He also suggests employers could avoid regulation by guaranteeing one working hour a week in contracts. “Whatever regulation you put in place, even if you have anti-avoidance provision, there’s always some other side of the line,” Blyth says. “Even if [the regulations] said anything with less than 10 hours is not permissible, you’d probably end up with everyone giving 11-hour contracts.”
Blyth further points out the Greens’ proposals for an outright ban would be difficult to achieve, because there is no legal definition for zero-hours contracts.
More agency work?
CIPD labour market adviser Gerwyn Davies says CIPD evidence suggests employers are likely to switch to using agency workers. He says this would lead to employees having fewer rights.
“The vast majority of zero-hours contract workers are employees, so not only do they enjoy a much fuller range of rights, but in the majority of cases they are eligible and benefit from training offered by the employer,” he explains. “That may be at risk if they were put on agency work contracts because you don’t have that same relationship. What may happen is lack of continuity.”
In March 2015, the passing of the Small Business, Enterprise and Employment Bill into law banned exclusivity clauses in zero-hours contracts. These prevented workers signing contracts with other employers. Davies says this was the right decision, and would impact few employers as CIPD research found such clauses were used “in a very small minority of cases”.
Upholding this change is all the Conservative party has pledged around zero-hours contracts in its manifesto. Conservative work and pensions secretary Iain Duncan Smith has said zero-hours contracts can offer employees a work-life balance. UKIP’s manifesto also states the party recognises the contracts “suit many people”.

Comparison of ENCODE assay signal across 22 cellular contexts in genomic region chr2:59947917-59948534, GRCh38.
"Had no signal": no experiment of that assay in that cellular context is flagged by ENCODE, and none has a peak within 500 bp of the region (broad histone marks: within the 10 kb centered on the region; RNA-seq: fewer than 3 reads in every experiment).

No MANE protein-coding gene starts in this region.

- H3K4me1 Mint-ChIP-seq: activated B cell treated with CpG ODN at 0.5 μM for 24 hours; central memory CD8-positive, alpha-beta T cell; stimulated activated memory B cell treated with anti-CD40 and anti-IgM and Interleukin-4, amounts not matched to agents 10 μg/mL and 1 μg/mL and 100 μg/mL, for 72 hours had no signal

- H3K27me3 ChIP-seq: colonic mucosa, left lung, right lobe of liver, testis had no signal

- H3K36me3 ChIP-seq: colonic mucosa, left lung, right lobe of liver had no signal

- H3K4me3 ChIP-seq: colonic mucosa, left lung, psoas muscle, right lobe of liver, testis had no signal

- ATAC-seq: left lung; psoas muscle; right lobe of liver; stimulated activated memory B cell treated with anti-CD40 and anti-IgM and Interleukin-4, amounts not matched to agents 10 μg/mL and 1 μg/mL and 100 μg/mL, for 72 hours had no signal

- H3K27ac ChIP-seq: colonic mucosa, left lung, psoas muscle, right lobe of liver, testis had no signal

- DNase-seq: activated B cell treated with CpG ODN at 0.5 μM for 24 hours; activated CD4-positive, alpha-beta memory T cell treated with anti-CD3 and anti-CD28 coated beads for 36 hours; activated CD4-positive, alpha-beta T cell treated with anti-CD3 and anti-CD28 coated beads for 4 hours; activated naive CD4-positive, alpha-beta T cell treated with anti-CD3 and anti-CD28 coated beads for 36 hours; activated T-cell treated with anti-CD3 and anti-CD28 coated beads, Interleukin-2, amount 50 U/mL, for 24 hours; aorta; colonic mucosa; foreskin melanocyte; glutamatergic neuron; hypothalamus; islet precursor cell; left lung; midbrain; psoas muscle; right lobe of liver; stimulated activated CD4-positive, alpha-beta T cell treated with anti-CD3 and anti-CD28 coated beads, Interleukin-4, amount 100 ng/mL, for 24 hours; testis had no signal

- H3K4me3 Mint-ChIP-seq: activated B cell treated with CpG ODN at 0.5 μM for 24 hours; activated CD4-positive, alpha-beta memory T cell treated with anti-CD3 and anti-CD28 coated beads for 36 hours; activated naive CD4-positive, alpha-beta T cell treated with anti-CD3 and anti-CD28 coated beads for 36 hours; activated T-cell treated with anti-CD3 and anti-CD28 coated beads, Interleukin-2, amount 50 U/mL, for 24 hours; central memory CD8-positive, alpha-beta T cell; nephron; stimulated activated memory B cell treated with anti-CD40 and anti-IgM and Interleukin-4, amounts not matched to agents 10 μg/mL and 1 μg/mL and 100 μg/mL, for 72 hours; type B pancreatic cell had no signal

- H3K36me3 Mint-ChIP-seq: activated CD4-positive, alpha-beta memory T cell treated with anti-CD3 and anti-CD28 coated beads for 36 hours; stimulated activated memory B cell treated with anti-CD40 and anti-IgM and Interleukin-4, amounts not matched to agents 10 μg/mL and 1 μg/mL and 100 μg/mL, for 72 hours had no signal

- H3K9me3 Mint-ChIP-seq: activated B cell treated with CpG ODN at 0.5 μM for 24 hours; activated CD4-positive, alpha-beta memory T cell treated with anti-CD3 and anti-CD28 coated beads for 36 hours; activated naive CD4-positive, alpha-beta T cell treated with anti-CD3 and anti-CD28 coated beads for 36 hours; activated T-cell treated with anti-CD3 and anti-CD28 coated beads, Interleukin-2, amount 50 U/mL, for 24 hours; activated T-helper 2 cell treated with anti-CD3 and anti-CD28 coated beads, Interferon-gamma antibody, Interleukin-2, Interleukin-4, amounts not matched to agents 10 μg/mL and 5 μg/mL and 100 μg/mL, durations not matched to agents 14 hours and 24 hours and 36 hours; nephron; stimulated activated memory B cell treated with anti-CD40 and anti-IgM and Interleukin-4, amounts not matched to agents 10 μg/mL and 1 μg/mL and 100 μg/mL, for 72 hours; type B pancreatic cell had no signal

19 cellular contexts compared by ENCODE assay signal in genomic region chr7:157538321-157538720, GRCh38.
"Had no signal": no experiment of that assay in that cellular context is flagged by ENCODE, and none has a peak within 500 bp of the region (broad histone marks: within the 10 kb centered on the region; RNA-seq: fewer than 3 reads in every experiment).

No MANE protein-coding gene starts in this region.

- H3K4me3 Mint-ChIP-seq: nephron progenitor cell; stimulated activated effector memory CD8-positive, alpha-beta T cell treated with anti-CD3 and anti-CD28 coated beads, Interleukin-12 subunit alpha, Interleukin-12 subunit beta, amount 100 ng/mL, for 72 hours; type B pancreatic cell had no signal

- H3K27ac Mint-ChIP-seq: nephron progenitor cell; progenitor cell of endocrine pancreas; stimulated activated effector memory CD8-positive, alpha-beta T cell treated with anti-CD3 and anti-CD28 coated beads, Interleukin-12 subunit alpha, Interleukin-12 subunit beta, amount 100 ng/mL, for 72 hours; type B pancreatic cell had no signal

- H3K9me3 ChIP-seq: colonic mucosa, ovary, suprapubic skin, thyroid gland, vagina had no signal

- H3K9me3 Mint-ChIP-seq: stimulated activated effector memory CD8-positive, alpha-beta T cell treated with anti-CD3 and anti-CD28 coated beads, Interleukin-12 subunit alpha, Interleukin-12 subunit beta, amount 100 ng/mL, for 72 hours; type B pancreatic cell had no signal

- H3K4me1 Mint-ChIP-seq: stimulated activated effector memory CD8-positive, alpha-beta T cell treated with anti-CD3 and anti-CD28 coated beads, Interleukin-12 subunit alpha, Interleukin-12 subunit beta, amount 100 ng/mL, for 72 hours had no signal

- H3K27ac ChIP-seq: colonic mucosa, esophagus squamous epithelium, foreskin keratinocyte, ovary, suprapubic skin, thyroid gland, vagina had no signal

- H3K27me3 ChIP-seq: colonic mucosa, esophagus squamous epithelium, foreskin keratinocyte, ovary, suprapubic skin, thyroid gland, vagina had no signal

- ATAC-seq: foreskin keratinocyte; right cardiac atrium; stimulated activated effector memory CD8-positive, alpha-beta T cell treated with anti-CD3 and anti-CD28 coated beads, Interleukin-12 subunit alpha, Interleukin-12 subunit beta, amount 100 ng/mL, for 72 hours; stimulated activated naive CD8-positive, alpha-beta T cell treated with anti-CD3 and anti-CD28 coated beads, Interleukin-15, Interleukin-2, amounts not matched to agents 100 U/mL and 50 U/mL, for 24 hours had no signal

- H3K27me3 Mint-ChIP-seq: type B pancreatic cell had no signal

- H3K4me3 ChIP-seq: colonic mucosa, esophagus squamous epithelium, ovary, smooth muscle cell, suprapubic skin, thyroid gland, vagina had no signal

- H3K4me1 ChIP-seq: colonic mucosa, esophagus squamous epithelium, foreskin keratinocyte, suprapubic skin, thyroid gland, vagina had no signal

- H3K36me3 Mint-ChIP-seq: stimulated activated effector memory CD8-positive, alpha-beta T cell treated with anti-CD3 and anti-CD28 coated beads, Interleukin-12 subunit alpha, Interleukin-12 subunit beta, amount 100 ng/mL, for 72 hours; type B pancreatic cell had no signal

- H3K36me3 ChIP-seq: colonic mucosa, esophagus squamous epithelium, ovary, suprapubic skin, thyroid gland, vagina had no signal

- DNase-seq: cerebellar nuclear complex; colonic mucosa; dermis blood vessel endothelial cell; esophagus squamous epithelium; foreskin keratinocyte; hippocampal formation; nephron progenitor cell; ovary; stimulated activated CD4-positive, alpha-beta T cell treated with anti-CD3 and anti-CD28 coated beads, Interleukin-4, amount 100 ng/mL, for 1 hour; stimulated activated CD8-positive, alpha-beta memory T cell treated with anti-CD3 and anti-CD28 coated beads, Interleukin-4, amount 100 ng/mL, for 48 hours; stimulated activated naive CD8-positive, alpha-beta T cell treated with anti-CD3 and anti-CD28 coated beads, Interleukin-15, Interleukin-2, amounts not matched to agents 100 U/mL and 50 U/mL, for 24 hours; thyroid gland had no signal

But similarly to Labour, the Conservative party also wants businesses with more than 50 members of staff to give workers on zero-hours contracts either a full- or part-time secure employment contract after one year, upon request.
But Labour’s adviser on employment, Norman Pickavance, recently appointed head of brand, culture, communications and sustainability at Grant Thornton, believes zero-hours contracts are “exploiting people” and have introduced an unnecessary level of insecurity into the job market.
He explains that Labour’s 12-week limit would provide enough flexibility for employers with fluctuating periods of demand. “All the data suggests people who have been employed for more than a year on zero hours are working an average 23 hours a week,” he says. “Those people, if they’re working regular hours, should get a regular contract.”
Pickavance believes zero-hours contracts are symptomatic of a breakdown in relationships between employers and their employees, which is in turn damaging British business. He says organisations are already consulting lawyers about how to get around new zero-hours legislation after the election.
“This is about people trying to make extra margin at the expense of one of their stakeholders, which is their people,” he concludes. “It’s resulting in low levels of employee engagement, increasing levels of stress and productivity levels in the UK that are the worst in the G7.”